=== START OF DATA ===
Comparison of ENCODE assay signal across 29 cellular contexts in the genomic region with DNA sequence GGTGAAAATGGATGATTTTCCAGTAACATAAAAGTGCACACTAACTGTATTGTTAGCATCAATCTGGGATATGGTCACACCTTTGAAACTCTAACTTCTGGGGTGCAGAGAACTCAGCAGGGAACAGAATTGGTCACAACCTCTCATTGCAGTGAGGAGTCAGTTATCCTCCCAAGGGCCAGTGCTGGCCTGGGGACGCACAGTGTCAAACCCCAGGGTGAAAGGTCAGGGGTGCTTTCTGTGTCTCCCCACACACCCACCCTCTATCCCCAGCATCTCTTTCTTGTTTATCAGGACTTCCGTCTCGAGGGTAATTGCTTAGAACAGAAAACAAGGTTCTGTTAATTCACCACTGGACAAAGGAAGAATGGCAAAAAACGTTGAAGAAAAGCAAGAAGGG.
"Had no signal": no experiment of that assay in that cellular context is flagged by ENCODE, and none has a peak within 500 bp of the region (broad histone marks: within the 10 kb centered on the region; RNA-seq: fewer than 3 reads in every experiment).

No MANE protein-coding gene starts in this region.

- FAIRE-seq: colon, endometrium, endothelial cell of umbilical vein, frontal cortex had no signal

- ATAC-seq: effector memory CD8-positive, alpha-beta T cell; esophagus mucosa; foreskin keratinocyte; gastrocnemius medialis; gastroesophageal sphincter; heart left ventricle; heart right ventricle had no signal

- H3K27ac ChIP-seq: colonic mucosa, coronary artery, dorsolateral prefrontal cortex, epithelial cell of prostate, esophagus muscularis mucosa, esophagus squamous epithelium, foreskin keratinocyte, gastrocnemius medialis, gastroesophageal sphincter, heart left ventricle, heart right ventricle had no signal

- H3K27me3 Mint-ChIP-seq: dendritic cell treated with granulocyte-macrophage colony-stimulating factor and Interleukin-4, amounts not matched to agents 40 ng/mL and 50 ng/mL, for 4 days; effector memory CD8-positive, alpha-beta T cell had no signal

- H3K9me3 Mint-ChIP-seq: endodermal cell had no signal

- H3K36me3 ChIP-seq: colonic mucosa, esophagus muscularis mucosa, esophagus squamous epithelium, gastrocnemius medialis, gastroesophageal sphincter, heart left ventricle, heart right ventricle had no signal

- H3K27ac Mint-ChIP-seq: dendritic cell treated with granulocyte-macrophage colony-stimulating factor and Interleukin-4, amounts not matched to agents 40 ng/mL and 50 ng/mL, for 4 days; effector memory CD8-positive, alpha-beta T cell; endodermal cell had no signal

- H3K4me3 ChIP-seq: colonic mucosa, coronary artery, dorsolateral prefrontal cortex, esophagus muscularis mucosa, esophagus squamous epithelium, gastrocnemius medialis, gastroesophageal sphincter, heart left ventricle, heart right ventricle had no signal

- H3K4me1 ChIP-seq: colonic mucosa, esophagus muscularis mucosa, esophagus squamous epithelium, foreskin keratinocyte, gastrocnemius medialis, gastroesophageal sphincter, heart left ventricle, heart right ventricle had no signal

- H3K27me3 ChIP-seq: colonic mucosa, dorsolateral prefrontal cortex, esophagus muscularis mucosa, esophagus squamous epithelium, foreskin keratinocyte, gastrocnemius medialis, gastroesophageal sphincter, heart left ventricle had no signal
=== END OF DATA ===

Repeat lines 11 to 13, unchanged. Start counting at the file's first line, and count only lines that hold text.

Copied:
- H3K4me3 ChIP-seq: colonic mucosa, coronary artery, dorsolateral prefrontal cortex, esophagus muscularis mucosa, esophagus squamous epithelium, gastrocnemius medialis, gastroesophageal sphincter, heart left ventricle, heart right ventricle had no signal

- H3K4me1 ChIP-seq: colonic mucosa, esophagus muscularis mucosa, esophagus squamous epithelium, foreskin keratinocyte, gastrocnemius medialis, gastroesophageal sphincter, heart left ventricle, heart right ventricle had no signal

- H3K27me3 ChIP-seq: colonic mucosa, dorsolateral prefrontal cortex, esophagus muscularis mucosa, esophagus squamous epithelium, foreskin keratinocyte, gastrocnemius medialis, gastroesophageal sphincter, heart left ventricle had no signal